No food at the Inn – what a disappointment for the lunchers – the normally reliable Princes Motto was in the throes of changing landlords. However 11 set off for a misty perambulate around the lanes and fields of Barrow. Up the path and birds started falling to my pencil – Redwing, Blackbird, Collared Dove and Carrion Crow. After counting flocks of Black-headed Gulls, a stream of Wood Pigeons, and listening to the chucking of Magpie, we came upon our first Yellowhammer and what a brilliant coloured bird he was among 7 others. We negotiated the A38, where a line of Starlings obligingly sat and was duly counted, and then went on towards Tank 1 which had some floating Tufted Ducks, Great Crested Grebe, and a Cormorant sitting on each buoy. Here we departed from our usual route, attracted by a bright new gate, and had unrestricted access to the fields above Tank 2 which contained more Tufted Ducks, many Coots and some Mallards. The new gates – replacing some of the area’s worst stiles – continued all the way to the usual coffee stop (the barns), where Raven was heard and Grey Wagtail seen. Up the lane and the first flock of Goldfinches was found, alas none magically turned into Siskin: the expected Bullfinch put in an appearance and as we climbed the track towards the A38 a flight of Stock Doves passed swiftly west. Our first Buzzard of the day called from a tree top but as we approached it took flight. Now close to the A38 by the kennels, an overstocked bird feeder gave us all the usual tit species, and also a vole feasting on the discarded seeds. Another dash across the busy main road and just a flock of five Yellowhammers, 34 migrating Skylarks and three Kestrels added to our total of 38 species. Thanks to Geoff for leading us on this splendid and varied walk. Nick Hawkridge
On a sunny but cool morning 27 members met by the canal at Saltford. As we started, Common, Lesser Black-backed and Black-headed Gulls were seen along with a Mistle Thrush and several noisy Robins. Goldfinch, Blue and Great Tits flitted in the hedges and a Goldcrest was heard. Later in the walk half a dozen Long-tailed Tits were added to the list. Numerous Blackbirds were around and a few Dunnock in the hedge bottoms. A Green Woodpecker was heard but not seen and likewise a Chiffchaff. A Buzzard appeared briefly. As we continued on our way a solitary Redwing was seen and as we paused at Swineford Lock, a Kingfisher flashed past which some were lucky enough to see. A Grey Heron sat in rushes at the edge of the water, a Mute Swan appeared and a Moorhen was spotted. As we returned to the cars, a Kestrel was seen by some of the group, a flock of 16 Linnet, and a single Herring Gull, and lastly a male Bullfinch, first heard then seen. Thanks to Robert Hargreaves for leading a good walk with a total of 36 species.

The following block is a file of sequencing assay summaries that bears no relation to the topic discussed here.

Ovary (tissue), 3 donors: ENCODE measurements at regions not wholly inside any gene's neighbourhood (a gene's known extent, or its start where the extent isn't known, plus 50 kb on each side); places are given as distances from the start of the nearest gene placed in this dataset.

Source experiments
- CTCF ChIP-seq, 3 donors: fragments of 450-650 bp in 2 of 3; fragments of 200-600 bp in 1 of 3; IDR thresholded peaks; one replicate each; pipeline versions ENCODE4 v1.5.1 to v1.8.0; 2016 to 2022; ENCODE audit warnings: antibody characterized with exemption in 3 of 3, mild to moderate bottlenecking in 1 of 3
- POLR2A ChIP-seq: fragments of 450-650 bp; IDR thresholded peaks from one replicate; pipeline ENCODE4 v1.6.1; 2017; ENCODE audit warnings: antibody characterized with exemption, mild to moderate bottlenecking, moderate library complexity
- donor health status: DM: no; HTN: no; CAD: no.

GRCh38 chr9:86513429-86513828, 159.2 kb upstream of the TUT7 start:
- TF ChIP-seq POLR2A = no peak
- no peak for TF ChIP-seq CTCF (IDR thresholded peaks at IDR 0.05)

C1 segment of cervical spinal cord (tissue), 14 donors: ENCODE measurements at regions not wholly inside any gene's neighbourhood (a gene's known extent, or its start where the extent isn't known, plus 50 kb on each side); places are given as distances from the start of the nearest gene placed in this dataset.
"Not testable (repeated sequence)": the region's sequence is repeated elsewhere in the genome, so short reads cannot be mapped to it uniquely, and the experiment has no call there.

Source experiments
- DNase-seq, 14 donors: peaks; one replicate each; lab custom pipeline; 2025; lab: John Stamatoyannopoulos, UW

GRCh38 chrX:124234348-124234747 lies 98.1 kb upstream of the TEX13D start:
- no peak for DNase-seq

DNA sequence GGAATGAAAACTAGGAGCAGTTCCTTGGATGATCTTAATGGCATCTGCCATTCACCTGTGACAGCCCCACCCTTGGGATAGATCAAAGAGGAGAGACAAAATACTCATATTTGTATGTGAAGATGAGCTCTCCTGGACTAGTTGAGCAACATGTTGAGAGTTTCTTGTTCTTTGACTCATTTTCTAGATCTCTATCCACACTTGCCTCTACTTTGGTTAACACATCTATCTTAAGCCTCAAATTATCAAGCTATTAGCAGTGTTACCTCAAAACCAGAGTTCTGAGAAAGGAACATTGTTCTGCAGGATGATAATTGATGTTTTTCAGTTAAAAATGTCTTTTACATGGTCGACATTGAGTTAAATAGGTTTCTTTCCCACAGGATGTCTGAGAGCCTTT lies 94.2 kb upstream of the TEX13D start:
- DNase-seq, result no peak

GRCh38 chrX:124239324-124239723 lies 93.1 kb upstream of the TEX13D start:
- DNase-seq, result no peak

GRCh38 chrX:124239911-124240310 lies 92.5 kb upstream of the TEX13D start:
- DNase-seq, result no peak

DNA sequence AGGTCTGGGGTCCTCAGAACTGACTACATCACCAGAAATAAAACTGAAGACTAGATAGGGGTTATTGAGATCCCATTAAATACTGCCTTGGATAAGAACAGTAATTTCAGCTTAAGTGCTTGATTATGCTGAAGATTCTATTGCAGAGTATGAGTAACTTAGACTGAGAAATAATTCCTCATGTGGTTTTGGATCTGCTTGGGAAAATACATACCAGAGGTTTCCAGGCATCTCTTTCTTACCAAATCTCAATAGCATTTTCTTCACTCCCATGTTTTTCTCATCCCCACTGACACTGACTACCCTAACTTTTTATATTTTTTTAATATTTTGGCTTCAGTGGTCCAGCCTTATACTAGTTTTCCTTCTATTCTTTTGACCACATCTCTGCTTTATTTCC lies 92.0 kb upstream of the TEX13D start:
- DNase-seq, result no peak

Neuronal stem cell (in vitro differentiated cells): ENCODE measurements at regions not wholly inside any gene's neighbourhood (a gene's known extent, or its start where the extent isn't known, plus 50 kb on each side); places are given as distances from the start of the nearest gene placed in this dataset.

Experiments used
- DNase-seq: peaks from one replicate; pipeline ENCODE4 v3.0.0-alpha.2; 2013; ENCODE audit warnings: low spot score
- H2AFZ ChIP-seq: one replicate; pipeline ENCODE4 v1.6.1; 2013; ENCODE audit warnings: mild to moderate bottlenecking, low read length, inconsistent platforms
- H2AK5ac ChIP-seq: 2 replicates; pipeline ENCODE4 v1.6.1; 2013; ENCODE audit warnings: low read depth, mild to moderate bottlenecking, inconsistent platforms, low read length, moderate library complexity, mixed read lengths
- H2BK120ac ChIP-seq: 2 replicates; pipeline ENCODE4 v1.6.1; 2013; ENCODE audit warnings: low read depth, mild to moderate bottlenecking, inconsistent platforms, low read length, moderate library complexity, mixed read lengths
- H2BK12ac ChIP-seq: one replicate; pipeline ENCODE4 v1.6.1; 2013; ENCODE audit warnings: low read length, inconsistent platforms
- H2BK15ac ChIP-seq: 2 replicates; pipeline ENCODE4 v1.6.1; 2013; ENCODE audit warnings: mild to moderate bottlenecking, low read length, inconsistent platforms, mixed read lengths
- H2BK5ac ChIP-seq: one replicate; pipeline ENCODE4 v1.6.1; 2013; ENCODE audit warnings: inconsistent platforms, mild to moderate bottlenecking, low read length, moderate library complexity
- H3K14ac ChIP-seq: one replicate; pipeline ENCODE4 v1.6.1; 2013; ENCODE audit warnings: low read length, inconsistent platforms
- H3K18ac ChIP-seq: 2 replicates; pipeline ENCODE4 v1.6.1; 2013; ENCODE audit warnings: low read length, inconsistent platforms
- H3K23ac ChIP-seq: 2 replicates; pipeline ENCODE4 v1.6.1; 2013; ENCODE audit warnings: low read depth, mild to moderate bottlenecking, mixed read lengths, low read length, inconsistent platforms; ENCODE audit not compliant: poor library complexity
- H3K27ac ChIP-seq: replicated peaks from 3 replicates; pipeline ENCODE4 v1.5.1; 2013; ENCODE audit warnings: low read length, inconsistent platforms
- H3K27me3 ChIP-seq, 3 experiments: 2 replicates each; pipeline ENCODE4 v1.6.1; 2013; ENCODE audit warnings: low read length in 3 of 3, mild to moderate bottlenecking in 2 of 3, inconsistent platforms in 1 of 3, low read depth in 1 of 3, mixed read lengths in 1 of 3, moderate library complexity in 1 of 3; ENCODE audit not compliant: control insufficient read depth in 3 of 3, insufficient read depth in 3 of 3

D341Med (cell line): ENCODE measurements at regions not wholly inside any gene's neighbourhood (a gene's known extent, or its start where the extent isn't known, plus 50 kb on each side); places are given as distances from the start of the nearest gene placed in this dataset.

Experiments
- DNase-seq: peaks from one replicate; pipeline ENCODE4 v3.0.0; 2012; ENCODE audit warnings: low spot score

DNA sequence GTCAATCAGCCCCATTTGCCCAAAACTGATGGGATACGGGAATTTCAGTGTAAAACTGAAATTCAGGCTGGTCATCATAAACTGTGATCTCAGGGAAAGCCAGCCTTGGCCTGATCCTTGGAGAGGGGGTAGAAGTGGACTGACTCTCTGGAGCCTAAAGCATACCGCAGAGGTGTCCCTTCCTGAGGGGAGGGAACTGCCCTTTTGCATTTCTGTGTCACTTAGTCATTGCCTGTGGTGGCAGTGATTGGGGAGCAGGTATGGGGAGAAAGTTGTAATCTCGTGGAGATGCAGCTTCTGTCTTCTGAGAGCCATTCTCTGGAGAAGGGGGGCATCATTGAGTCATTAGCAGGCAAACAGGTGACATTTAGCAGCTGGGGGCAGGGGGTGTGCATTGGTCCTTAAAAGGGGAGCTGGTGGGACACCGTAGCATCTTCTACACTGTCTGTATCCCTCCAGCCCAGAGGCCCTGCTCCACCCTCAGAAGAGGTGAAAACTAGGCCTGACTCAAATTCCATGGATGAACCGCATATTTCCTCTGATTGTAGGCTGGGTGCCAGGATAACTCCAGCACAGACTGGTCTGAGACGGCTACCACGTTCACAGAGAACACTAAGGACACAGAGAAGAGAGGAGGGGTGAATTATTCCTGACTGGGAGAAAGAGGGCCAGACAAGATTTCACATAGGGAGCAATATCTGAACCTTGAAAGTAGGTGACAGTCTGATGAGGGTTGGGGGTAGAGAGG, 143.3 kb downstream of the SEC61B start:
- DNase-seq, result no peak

Very poor weather conditions for the migration watch this year, resulting in few numbers being recorded. Almost 100% cloud cover with very heavy rain and strong SE or SW winds. Fewer species and even fewer birds recorded compared with previous years.
|Coastal Migration Watch 16th October 2016|
|New Passage||Portishead||Clevedon||Sand Point|
Many thanks to watch leaders Brian Lancastle, Robin Prytherch, James Payne, Paul Gregory
Fog and traffic contributed to a rather late start for 21 walkers, but at least by then it was into bright sunshine and a light wind. The Jackdaws eponymous call was around us for most of the walk but along Roach’s Lane there was no sign of any winter thrushes. The calls of Nuthatch, Long-tailed Tit, and the flight call of Greenfinch were heard, also many Skylark travelled overhead for most of the walk. Although a beautiful sunny day, it was chilly when shaded, so we had coffee on the East side of Seven Mile Plantations and stuck to the path outside the wood to keep warm. Many Skylark could be seen either going over eastward or playing chase along the hedgerows, when someone called ‘Swallow – just flew across my bins’. One of the species much in evidence was Blackbird. Every bush, hedge and tree seemed to contain 2 or 3 feeding on nature’s supplies. We debated the route by the grass airstrip, ending up along its edge and were rewarded with the sight of a bright yellow male Yellowhammer. Not much further on, a Red Kite was spotted over the trees. It came closer and closer eventually passing right over our heads and a fine photo was taken. A Buzzard flew close to the Kite and both were harassed by corvids. We moved on past flocks of Meadow Pipit and Linnet but, alas, the Little Owl, who so often frequents the estate gatehouse area, was missing. Our first Redwing of the day was seen and at the pond, a lone Shelduck, some Canada Geese and Cormorant completed the count of 32. (Thanks for leading, Nick)
Twenty seven people met at the Upton Inn on a mild but overcast morning. Four new members joined us for the walk across fields through Bitton along part of the cycle track, along the banks of the River Avon before going up the hill to the Upton Inn for lunch. Soon after setting off we all had good views of some early winter thrushes, mostly Redwing, and then a pair of Raven were spotted on a nearby tree. Jays were busy collecting acorns, the usual Long-tailed, Blue and Great Tits, also Chaffinch were seen and then Goldcrest in Bitton Church yard. A large flock of Goldfinches was seen in the field approaching the cycle track where coffee and biscuits were consumed. When we came off the track where it meets the river everyone had good views of a Kestrel hovering and some were lucky enough to see Kingfishers along the river. In all 38 species were found. (Thanks to David for leading).